Statins are used clinically primarily for their lipid lowering properties related to HMG CoA reductase inhibition, which is well used in the prevention of recurrent stroke.[27] In addition to their their lipid lowering properties, statin shows various pleiotropic effects such as anti-inflammatory, anti-oxidative, and atherosclerosis preventing effects.[28] AtS has antioxidant properties such as scavenging ROS,[29] inhibiting ROS-induced DNA fragmentation, and restraining superoxide generation in the blood vessel.[18] Based on the role of AtS in preventing recurrent stroke and reducing stress injury, we attempted to explore whether the combined application of LRIC and AtS had synergistic effect in preventing ischemic reperfusion injury through reducing oxidative stress. In this study, we demonstrated that combination therapy using LRIC plus AtS produced enhanced neuroprotection compared with either treatment alone. This was evident both molecularly showing significant decrease in ROS generation and enhanced SOD1, Nrf2/HO-1 expression as well as functionally showing reduced infarct volume and better neurological outcomes after cerebral ischemia.

Blood flow reperfusion results in excess production of ROS, including superoxide radicals and peroxides. These ROS products, in turn, play a significant role in brain I/R injury.[5] The beneficial effect of combination therapy on reduced oxidative stress, in our study, may be attributed to its effect on SOD1, HO-1 and Nrf2, which are important enzymes related to ROS production and oxidative metabolism. As the most crucial endogenous antioxidant enzyme, SOD 1 scavenges oxygen free radicals and prevents DNA damage, initiation of the apoptotic pathway and cytotoxic mitochondrial damage. The improved activities of these endogenous antioxidant enzymes provide protection against oxidative stress. The present study demonstrates that although LRIC and AtS monotherapies both seem helpful in reducing oxidative stress in I/R injury, their combination produces further increase in SOD1 activity and protein expression. Nrf2 has been reported to be a key regulator in cell survival mechanisms.[30] Shah et al. reported that the Nrf2/HO-1 signaling pathway was tightly associated with ROS scavenging during the process of oxidative stress.[31] This study's findings show that LRIC monotherapy increased the Nrf2/HO-1 expression. This observation is consistent with previous findings that daily LRIC administration increases Nrf2/HO-1 expression after retinal ischemia.[32] The combination therapy of LRIC and AtS further increased the expression of Nrf2/HO-1. Integration of our results with previous findings and literature suggests that LRIC or AtS + LRIC exerts its effects though regulation of endogenous antioxidant system.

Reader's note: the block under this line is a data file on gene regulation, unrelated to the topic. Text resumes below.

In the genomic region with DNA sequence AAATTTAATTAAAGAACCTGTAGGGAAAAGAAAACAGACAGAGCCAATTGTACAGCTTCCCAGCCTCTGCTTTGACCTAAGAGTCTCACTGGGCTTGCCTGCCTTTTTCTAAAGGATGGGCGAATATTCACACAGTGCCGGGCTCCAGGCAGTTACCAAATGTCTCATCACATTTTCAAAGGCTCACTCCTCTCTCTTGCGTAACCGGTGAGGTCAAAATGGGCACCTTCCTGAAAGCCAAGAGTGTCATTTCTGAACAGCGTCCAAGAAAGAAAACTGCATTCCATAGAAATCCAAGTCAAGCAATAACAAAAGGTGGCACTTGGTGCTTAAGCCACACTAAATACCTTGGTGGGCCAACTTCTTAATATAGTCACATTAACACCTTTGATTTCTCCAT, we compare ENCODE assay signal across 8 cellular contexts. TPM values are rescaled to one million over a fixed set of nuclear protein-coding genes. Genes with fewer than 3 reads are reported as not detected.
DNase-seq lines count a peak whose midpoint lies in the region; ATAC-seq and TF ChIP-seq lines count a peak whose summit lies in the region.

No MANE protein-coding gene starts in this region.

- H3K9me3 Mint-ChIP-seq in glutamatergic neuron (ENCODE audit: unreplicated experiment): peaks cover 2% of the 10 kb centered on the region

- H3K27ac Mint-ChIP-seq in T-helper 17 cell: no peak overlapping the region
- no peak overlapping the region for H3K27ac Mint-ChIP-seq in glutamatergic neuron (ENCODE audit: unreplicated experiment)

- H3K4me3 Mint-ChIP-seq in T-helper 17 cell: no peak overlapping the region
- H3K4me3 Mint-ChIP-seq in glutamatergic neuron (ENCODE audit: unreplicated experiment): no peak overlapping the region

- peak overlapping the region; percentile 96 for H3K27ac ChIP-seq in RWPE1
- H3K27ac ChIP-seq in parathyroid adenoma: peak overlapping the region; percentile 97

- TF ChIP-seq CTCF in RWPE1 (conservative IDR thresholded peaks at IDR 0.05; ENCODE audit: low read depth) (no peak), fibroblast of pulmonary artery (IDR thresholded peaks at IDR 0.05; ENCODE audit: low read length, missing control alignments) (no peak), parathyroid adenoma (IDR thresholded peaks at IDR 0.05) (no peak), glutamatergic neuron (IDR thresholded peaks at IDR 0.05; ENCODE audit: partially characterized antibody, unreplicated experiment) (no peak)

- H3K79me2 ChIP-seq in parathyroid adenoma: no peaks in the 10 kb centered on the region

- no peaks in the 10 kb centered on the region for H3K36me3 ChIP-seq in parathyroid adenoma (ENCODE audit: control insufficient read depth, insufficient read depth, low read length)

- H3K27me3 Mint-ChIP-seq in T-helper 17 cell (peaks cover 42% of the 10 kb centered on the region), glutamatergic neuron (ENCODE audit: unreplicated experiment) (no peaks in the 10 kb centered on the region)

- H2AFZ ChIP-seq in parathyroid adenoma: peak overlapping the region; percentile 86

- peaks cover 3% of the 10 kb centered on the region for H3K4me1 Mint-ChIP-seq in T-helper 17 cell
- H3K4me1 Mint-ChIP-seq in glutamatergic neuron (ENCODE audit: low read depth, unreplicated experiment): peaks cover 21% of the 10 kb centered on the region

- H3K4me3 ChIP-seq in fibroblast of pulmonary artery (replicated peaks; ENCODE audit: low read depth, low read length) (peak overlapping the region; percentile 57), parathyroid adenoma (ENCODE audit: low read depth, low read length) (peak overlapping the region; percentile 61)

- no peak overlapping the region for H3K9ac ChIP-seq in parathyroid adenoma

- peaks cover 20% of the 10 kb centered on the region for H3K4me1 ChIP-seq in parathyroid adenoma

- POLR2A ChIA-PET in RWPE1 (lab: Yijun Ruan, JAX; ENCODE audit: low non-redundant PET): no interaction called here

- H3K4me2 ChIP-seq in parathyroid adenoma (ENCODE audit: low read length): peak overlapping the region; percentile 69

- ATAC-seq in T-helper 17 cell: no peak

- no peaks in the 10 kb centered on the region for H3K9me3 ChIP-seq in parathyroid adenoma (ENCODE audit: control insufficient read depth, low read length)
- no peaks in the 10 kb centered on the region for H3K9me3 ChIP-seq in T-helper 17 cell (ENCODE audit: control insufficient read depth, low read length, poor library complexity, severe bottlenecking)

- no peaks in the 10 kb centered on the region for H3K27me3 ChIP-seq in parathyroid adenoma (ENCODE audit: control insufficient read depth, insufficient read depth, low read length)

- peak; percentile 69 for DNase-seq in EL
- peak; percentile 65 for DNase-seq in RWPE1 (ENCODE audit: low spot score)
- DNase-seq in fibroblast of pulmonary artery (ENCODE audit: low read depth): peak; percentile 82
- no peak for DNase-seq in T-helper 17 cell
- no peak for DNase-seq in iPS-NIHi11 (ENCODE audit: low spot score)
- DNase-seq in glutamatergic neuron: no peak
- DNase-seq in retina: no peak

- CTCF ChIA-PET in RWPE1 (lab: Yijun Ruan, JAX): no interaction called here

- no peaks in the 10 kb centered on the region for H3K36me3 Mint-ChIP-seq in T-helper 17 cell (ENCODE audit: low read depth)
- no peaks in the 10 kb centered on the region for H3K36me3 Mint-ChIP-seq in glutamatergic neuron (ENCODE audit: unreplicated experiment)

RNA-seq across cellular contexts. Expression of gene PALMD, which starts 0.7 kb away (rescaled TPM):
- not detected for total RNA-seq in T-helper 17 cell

Conclusions Top


Combination therapy of LRIC and AtS is a powerful neuroprotective option in ischemia-reperfusion injury that is inexpensive, simple to use, and widely available. As such, combination therapy has high translational potential and is a promising therapeutic target for reducing neuronal damage after I/R injury. However, further studies are still required to better understand this novel treatment. Additional mechanistic studies will be needed to help clarify the neuroprotection demonstrated by combinative therapy of LRIC and AtS.

Financial support and sponsorship

This work was supported by Natural Science Foundation of China (grant number 81573867), Beijing Municipal Administration of Hospitals Clinical Medicine Development of Special Funding Support (ZYLX201706), National Key R and D Program of China (2017YFC1308401), Distinguished Professor of Cheung Kong Scholars Programme (grant number T2014251).

Conflicts of interest

There are no conflicts of interest.